Hong Kong, China – Its cavernous reception hall affords a glimpse of the glittering view of Victoria Harbour. Its collection promises visitors a chance to see some of the world’s most significant works of art.
M+, designed by Herzog & de Meuron, the architects behind the Tate Modern in London, is being billed as Asia’s first global visual art museum.
The museum, which has been 14 years in the making and is the crown jewel of Hong Kong’s West Kowloon cultural district, opens on Friday at a politically-fraught time.
Even as the Chinese territory bids for a place on the world’s culture map and shed a past dominated by mercantile interests, a dark cloud of censorship in the name of safeguarding national security looms on the horizon.
“It’s a major development, a long time in the making. M+ has local, regional and global significance,” said Paul Gladston, a specialist on contemporary Chinese art at the University of New South Wales in Sydney. That said, it’ll have to “come to terms with finding ways to negotiate these problems in ways that are familiar in the mainland. It’s a fact now.”
In March, when M+ executive director Suhanya Raffel maintained during a media tour that it would not shy away from controversial works, Henry Tang, the district chief of West Kowloon wasted no time in clarifying that all exhibits would be subject to the purview of the National Security Law, which was imposed by China in June last year.
The legislation criminalises activities Beijing deems to be subversion, terrorism, collusion with foreign forces and secession with punishments of up to life in prison, and critics say it has ‘decimated‘ Hong Kong’s democratic freedoms.
The law “limits what M+ can do, and gives the perception that it limits what M+ can do,” Gladston told Al Jazeera. “That’s problematic.”
During a private tour of the museum last week, Doryun Chong, Chief Curator of M+, was asked about how his job had changed compared with when he was first appointed in 2013.
“The ground has shifted,” he said, “Things have changed a lot. There’s a lot of expectation and scrutiny.”
The same year, the largest ever exhibition of late American artist Andy Warhol was on tour in Asia, and while his Mao silkscreens were banned from Beijing and Shanghai, they were exhibited in Hong Kong.
This year, just a few months before its grand opening, the museum released a statement saying a photograph by exiled Chinese artist Ai Weiwei showing Ai flipping the bird in Tiananmen Square in Beijing would not be included in any of the inaugural exhibitions.
The statement was widely seen as a climb down by the museum’s executive director in the face of withering attacks by pro-Beijing politicians. A description of the 1997 work, Study of Perspective: Tian’anmen, is on the museum’s website, but there is no picture.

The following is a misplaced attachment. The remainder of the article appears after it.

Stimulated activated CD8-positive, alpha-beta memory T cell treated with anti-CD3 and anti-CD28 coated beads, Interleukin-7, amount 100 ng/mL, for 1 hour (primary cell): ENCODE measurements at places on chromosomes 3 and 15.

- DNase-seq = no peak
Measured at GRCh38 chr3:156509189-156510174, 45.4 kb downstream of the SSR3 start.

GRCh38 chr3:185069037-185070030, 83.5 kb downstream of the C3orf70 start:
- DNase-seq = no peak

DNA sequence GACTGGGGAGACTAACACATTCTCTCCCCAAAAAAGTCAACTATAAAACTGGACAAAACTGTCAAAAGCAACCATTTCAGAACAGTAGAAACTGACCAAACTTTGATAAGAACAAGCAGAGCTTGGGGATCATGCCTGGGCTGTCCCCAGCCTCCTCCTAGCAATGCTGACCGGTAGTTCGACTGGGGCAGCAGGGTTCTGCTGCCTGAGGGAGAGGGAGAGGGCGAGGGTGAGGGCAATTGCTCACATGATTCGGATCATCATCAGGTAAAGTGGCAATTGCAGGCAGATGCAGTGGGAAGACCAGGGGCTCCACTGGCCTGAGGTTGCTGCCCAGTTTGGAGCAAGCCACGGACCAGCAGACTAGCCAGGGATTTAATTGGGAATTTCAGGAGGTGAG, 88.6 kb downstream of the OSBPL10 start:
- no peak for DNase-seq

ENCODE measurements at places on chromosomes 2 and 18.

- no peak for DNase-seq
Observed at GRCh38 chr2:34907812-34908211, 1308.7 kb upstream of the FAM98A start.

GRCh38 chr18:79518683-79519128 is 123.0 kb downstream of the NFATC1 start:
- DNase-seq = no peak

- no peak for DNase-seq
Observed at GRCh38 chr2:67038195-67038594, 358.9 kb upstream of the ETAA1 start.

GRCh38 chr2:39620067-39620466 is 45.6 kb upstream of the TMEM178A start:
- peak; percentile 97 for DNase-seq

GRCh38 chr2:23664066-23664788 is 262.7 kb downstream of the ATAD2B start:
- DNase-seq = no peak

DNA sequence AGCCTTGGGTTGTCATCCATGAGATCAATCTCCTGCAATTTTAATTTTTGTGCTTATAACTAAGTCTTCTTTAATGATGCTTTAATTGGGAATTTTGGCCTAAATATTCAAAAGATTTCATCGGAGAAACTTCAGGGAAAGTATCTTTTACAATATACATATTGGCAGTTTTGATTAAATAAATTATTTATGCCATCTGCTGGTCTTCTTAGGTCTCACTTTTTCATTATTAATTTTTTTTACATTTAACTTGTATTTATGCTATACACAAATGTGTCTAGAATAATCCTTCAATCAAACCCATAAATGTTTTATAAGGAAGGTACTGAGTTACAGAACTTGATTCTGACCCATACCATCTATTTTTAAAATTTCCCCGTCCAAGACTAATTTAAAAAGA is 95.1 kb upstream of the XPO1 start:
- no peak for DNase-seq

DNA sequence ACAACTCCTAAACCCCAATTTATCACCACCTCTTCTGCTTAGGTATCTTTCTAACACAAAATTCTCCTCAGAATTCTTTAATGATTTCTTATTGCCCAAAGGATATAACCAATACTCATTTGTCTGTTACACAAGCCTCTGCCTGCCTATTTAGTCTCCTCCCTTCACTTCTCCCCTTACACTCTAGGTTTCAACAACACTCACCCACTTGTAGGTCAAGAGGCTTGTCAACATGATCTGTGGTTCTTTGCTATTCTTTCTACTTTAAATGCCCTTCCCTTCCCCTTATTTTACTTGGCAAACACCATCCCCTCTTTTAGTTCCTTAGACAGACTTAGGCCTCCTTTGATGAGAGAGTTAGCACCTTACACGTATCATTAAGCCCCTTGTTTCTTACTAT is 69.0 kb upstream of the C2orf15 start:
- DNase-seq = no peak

That is not all.
Over the past few months, attacks fuelled by state-controlled media on a range of artistic endeavours – from documentary screenings to newspaper cartoons – have all but snuffed out the freedom of expression that was once prized in Hong Kong.
After being called out as “a troublemaker” in a pro-Beijing paper in August, outspoken songwriter Adrian Chow, who is well known for composing political Cantopop, quit his hard-won seat on the city’s art development council.
“I’m worried Hong Kong is being ushered into the dark ages,” said Chow, “it’s inevitable art development will be affected.”
Just a few weeks ago Danish artist Jens Galschiøt was rallying against the eviction and possible destruction of the Pillar of Shame, which commemorates the bloodshed of the 1989 crackdown in Tiananmen Square.
The sculpture has stood on a university campus since the eve of Hong Kong’s return to China in 1997 following more than a century of British rule, but officials recently have ordered the pillar be removed. Reports on Friday said Galschiøt was seeking legal protection to be able to return to Hong Kong to collect the work.
Now all eyes are on what will remain missing from view at M+, with officials stressing that only a small fraction of the 6,000-piece collection can be displayed across the 17,000 square metre (183,000 square feet) exhibition space at any one time.
A founding gift of more than 1,500 artworks – including a few by Ai – from Uli Sigg, a former Swiss ambassador to China and private collector, forms the core of M+’s collection. It seems likely some of the pieces from Sigg’s collection, forbidden by the security law, will remain in the seven-storey concrete-clad storage facility facing the museum.
Meanwhile, filmmakers in this erstwhile Hollywood of the East are facing ever more scrutiny. Under the pretext of COVID-related crowd-control rules, officials are being deployed as moles to infiltrate private screenings and shut them down.
At least three new documentaries on the 2019 pro-democracy movement have been banned from local release.
Film director Kiwi Chow circumvented the prohibition with his new film Revolution of Our Times by holding a premiere at this year’s Cannes Film Festival as a last minute surprise addition to the programme and then selling the rights soon after to a European distributor. Anticipating troubles with Hong Kong authorities, Chow destroyed all raw footage.
However, for those artists whose works must circulate locally, self-censorship is becoming a strategy for self-preservation.
Newspaper cartoonist Justin Wong confessed that he is steering clear of risky content and hewing close to safer subjects, but acknowledges that even playing safe might not be enough.
“Of course, if people are hellbent to heap sin on me, they can make a mountain of any Mickey Mouse I draw,” Wong said.